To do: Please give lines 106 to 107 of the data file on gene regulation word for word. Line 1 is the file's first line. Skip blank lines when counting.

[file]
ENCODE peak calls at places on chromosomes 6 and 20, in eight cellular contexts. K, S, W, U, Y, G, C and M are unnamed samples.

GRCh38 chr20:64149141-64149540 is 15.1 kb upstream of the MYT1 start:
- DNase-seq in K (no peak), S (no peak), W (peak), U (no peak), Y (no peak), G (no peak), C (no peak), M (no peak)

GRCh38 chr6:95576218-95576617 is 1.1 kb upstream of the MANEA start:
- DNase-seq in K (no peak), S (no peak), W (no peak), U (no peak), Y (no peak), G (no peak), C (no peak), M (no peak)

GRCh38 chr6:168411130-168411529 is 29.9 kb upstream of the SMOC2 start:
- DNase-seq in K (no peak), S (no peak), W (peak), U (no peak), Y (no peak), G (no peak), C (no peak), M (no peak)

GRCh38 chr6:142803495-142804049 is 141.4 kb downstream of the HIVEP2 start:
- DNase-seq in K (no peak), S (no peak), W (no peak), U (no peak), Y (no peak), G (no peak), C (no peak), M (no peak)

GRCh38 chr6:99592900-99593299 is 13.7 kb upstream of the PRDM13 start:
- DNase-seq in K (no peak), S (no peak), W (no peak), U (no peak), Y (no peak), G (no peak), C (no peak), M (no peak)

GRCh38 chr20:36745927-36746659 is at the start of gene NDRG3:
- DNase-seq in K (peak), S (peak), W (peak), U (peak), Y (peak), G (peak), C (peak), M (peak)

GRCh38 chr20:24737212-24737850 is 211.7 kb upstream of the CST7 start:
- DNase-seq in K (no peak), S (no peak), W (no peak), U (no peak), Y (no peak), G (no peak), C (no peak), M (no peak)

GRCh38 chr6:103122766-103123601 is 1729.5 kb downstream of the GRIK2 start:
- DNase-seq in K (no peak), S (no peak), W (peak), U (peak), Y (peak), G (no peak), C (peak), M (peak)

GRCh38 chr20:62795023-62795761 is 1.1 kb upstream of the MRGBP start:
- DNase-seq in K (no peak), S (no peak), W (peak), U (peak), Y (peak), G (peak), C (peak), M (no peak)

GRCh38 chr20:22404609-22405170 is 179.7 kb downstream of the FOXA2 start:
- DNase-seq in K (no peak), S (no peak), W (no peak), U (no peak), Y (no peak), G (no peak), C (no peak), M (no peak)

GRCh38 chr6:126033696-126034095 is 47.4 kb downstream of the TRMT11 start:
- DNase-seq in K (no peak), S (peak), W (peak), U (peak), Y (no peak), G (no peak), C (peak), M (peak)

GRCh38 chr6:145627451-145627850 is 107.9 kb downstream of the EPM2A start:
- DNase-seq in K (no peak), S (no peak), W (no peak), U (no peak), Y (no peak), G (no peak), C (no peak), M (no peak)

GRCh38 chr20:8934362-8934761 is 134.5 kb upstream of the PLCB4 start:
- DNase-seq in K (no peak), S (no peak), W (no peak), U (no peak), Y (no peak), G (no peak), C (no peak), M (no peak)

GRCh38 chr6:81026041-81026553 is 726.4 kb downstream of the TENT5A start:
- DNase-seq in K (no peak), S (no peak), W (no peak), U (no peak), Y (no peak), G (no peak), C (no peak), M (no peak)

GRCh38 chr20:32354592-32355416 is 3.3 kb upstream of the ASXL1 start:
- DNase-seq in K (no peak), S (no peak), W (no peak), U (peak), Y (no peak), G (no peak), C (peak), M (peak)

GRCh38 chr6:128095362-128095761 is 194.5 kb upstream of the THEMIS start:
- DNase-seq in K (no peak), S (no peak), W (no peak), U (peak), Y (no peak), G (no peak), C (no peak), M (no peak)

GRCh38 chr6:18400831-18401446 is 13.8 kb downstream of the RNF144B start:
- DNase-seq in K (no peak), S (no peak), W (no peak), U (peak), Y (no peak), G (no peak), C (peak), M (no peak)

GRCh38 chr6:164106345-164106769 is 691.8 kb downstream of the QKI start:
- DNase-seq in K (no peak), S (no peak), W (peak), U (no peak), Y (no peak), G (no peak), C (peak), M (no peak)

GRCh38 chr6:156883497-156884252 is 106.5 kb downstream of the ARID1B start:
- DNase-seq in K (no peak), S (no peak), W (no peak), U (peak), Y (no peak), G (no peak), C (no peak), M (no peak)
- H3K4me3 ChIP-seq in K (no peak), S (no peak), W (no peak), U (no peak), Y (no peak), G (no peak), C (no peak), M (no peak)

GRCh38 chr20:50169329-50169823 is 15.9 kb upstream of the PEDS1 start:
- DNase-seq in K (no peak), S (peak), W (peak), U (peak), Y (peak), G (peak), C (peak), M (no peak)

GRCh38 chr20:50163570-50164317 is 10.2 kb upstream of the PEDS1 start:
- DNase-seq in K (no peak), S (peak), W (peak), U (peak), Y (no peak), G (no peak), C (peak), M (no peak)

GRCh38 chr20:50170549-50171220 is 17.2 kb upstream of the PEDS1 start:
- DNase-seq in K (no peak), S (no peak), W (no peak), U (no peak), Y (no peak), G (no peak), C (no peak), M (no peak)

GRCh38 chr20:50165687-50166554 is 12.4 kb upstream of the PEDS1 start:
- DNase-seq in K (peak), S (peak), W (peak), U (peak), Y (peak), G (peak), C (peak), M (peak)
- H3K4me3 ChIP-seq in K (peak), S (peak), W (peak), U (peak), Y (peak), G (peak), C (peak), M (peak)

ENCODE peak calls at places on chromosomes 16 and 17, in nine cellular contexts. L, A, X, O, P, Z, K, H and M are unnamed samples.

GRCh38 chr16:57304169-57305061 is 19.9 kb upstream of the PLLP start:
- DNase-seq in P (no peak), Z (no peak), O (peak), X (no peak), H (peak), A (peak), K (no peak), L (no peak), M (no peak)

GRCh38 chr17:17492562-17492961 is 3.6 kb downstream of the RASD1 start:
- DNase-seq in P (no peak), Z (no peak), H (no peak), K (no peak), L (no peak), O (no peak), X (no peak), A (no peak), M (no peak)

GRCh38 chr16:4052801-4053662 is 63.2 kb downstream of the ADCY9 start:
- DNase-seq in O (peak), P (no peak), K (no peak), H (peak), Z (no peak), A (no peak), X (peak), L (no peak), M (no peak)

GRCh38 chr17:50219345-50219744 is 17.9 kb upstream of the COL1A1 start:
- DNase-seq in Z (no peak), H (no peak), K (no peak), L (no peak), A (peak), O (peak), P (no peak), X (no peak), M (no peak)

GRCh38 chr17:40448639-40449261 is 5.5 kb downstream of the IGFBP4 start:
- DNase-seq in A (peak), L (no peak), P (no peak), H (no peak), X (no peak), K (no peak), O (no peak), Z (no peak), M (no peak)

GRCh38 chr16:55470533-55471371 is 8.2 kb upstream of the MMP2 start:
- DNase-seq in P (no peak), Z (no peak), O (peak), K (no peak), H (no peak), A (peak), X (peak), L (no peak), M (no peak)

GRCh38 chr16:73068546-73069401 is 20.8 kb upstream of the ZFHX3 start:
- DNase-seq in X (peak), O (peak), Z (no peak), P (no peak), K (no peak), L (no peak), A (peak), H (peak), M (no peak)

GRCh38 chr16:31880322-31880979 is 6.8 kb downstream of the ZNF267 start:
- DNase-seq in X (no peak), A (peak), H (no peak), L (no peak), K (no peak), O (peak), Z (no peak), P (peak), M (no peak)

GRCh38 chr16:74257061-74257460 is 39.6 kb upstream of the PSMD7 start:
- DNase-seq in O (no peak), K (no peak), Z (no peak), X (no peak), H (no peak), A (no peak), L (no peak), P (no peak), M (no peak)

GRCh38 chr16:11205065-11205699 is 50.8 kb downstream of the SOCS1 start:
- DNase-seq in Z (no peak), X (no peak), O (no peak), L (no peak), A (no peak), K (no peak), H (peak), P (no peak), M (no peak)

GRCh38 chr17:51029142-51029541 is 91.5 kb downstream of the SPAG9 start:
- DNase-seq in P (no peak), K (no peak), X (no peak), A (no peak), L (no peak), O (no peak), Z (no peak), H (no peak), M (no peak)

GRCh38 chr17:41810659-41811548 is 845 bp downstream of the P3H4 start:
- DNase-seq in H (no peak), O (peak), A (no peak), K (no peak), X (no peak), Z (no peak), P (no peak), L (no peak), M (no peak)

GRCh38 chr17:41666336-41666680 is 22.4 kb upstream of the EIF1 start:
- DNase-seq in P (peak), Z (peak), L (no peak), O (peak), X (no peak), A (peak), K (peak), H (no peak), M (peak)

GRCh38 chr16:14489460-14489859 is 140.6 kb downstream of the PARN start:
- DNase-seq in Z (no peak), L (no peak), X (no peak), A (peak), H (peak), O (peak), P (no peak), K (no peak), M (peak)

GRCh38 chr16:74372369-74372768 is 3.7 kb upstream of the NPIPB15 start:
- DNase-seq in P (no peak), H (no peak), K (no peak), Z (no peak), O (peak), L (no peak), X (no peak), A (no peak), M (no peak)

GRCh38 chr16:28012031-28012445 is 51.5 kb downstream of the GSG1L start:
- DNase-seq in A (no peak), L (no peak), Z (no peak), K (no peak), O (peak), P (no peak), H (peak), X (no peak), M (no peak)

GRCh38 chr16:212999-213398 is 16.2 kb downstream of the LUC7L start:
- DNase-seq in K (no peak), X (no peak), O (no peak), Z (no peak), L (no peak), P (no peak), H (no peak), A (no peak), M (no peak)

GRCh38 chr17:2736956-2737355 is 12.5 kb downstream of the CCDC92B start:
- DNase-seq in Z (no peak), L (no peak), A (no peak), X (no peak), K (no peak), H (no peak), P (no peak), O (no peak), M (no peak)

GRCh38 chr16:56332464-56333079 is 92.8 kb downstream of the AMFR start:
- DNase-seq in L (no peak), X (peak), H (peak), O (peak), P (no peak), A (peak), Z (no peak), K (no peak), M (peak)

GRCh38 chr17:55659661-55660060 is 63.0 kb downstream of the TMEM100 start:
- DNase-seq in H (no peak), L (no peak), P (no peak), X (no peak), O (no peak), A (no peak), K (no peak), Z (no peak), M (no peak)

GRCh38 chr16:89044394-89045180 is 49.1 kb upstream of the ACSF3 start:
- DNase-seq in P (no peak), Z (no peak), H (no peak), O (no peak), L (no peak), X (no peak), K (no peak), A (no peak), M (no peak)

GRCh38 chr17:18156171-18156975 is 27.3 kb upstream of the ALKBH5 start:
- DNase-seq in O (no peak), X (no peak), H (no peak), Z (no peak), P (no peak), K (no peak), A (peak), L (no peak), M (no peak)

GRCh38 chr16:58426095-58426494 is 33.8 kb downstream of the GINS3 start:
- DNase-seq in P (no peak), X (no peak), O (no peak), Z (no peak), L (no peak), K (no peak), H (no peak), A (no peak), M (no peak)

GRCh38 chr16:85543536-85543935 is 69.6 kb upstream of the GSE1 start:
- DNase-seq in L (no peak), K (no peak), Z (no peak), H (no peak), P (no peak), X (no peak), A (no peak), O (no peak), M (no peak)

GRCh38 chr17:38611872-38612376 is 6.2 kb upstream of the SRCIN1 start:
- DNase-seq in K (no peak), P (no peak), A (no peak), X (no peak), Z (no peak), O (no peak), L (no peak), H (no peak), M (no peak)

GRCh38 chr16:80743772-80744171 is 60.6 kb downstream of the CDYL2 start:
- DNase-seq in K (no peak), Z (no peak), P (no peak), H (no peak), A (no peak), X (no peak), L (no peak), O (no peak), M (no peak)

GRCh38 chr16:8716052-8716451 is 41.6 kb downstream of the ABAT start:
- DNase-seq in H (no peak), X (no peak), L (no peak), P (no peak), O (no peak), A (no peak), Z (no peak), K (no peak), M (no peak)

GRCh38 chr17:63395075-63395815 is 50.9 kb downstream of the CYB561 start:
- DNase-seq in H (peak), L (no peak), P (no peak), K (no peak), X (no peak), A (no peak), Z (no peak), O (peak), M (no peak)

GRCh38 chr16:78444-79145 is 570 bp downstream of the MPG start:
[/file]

- DNase-seq in H (peak), L (no peak), P (no peak), K (no peak), X (no peak), A (no peak), Z (no peak), O (peak), M (no peak)

GRCh38 chr16:78444-79145 is 570 bp downstream of the MPG start: